I live in Panama city near the Panama canal, surrounded by the Soberania National Park, and my apartment building is just next to the national park where I have been running my bait traps every day. I catch the occasional Archaeoprepona , prepona and caligo but no rare species, just the common ones. In January I had one catagramma tolima. I can see morpho helenor flying sometimes and I caught one morpho menelaus amathonte, but only one. Whenever I go walking into rainforest trails I might see one or two within four or five hours, and that is during bright sunshine after two or three days of rain, in June, July and August.
The only time when I saw a few dozen butterflies at once was in May here in the canal zone at a flower bush, where I found Parides anchises farfan in great numbers, and almost nothing else for about six weeks. The flowers are gone right now, probably will come back next year.
Trying to attract moths at night was even more disappointing, many times when I tried it at night in Boquete, in Anton Valley, and in the lowlands, there was literally nothing coming to the light. The only time where I caught about 20 sphingidae was in Cerro Azul at 900m in June, and that was also 20 moths in one night, not really big numbers.
I also never found any butterflies mud puddling and I really tried it hard, driving around for hours around the panama canal after rain when the sun came out.
What makes me write this post now was a conversation last weekend with a good Panamanian friend, 70 year old, parrot breeder who has been here for the last thirty years, and goes into the rainforest a lot. He told me 20 years ago there were so many butterflies mud puddling on the streets that you were killing hundreds of them driving through them, swarms of butterflies, and actually the meaning of Panama is "abundance of butterflies and fish".
So I am just wondering, has anyone of you had the same experience in tropical countries? Have numbers declined a lot? Or have I just not found the right spots yet?
I know that they are fumigating a lot of the areas around cities and villages here in Panama because of mosquitoes and there are almost no mosquitoes alongside roads and wherever there are houses. Could that be one of the reasons?
It could also be said that some of the pesticide/herbicide products used have sometimes been "banned" in other countries (like the US) and, are purchased wholesale on (the cheap) for use by many third world countries. The presiding government simply wants to look good in the people's eyes by ridding themselves of the mosquito pestilence.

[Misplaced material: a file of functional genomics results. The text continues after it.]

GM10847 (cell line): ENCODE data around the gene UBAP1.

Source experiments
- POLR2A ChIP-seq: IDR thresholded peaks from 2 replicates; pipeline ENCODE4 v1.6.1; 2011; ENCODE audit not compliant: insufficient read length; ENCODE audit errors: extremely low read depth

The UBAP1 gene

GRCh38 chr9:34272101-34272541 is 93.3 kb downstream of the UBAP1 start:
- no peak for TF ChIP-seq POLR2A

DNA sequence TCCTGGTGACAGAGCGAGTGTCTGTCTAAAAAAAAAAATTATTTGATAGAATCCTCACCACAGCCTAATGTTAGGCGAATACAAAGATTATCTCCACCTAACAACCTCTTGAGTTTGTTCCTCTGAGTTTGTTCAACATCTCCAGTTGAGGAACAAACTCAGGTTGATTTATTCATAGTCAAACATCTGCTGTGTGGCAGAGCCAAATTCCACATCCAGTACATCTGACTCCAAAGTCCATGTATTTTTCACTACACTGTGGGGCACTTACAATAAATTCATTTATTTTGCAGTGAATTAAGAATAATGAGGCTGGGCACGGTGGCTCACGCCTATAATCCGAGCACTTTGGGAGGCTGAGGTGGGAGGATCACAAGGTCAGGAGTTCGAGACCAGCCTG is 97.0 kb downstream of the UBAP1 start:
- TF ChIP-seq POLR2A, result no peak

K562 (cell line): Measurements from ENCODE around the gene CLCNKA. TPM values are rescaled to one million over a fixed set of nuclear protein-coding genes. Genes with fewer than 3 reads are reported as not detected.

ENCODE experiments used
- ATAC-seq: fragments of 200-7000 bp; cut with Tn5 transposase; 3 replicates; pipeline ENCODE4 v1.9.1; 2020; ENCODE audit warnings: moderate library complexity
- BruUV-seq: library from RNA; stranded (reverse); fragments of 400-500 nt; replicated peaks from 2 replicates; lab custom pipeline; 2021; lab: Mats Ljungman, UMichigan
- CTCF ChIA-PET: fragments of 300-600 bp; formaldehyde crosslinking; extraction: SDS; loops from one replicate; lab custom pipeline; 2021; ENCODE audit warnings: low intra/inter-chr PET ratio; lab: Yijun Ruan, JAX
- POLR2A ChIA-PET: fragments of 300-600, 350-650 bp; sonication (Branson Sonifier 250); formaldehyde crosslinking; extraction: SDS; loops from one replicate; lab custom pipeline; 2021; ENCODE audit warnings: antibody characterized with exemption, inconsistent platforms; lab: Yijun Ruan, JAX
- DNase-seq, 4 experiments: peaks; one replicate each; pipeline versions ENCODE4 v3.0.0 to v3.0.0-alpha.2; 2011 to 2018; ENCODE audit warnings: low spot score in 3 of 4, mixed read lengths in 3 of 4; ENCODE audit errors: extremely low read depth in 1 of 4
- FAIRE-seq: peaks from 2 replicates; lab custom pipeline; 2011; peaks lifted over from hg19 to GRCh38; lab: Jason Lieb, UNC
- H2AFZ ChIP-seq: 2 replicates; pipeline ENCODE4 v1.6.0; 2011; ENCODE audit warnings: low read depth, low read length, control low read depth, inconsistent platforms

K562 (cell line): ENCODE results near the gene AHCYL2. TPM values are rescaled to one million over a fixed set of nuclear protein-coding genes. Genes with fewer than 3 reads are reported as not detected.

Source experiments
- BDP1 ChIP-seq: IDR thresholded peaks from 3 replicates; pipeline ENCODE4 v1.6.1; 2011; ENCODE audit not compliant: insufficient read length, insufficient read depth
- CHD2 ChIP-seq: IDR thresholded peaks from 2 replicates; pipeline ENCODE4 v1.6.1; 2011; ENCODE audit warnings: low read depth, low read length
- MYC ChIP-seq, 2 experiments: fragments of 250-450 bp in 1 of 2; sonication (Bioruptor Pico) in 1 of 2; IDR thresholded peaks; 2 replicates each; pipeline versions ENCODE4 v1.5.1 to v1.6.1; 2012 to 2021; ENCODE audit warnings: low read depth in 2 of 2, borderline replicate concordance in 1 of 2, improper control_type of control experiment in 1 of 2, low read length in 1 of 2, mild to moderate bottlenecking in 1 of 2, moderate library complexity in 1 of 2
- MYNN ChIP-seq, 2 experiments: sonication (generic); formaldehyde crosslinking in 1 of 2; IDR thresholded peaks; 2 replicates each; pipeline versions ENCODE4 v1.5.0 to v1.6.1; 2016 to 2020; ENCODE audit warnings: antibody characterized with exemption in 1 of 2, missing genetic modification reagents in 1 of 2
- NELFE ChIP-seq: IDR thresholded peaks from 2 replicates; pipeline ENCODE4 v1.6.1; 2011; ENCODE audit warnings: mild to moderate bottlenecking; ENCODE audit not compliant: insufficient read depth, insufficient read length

Of course, there could be other issues at hand also affecting what you (are not) finding; and I would say that probably the next big reason for such low numbers is destruction of the local habitats. Larger numbers of people means more expansionism for infrastructure, housing etc.
I think your best bet for success is to get away from any major city or town and hit the more rural locations. Of course try to find a trusty guide who is familiar with the country. Perhaps someone could take you out on one or two day excursions for collecting purposes.
Money talks (as always) so a little "green" passed along for their time, gasoline, or use of a vehicle will go a long way.
Also, it may very well be that Panama might very well be switching over to LED or halide type bulbs which do not do much to attract insects.
A knee-jerk response to the moths is "you're seeing what I'm seeing so it's the same cause!" but of course I cannot prove that. The drop in NE USA moth populations has been noted for a couple decades, but no concrete study has been done. So there is no basis to say the cause is the same.
Anecdotally: we were in a remote jungle area and hired a 4WD truck to take us up into the hills with the MV. It was perfect- a hilltop overlooking a locally-farmed (i.e., farmed by hand,no pesticides) valley, with mature jungle all around. We got almost nothing. The next morning I walked around the seaside bungalos at which we were staying, and picked all manner of moths off the walls under the 20W flourescent lights. Go figure. I have no way to explain, it's counter-intuitive. It wasn't voodoo, there must be a scientific explanation, but I don't have the answer.
Then there's the old rule: location, location, location. Panama, like everywhere else, is indeed seasonal. And some places are just better than others. It's finding the right place and right time. In targeting Papilio glaucus this year, one end of the field was loaded with them, the other end devoid, a matter of 400 meters. And one day they were gone *poof* only to be discovered less than 1km away, nectaring on a different plant.
I'd reach out to the local natural resources organization, NGO, or university. See if you can accompany them places, even if they are not after Leps.
When people talk about "swarms of butterflies" on the roads, they are almost always talking about Phoebis and similar genera. This phenomenon seems highly seasonal. You have to be in the right place (and at the right mudpuddle) to see the big numbers. But when you do see it, it makes an impression!
Or they may be talking about some of the seasonal migrations. Again, these are usually pierids of some sort, all flying in the same directions. You don't see clouds of butterflies, you see 10's at once (but for hours at a time) - all headed to the same place - where ever that is? Or they may be talking about migrations of species like Uranus or Eunica - you do see clouds of these at the right time of year. But it is just for a week or two, once every few years. These make a huge impression of people.
My experience in Belize, Brazil, Guatemala, and southern Mexico since the mid 1980's, is that butterflies are not generally abundant in the neotropics. It's not like going to a butterfly house where they swarm around you. There may be patches of Bidens next to a forest that has 10 to 100 butterflies on them. Or a liana in bloom that is attractive. But more likely, you walk a roadside or a trail through forest, and you see a butterfly or two a minute. Perched on leaves, flying along trails, or simply flying about.
At least that has been my experience.
When I first started in Germany it took me about three to four years until I fully understood how to read the weather, time the emergence according to the weather which is different for each spot and then going to one location in vain at three or four times before hitting the emergence time, and then there could be still days when everything is right and there are still no butterflies.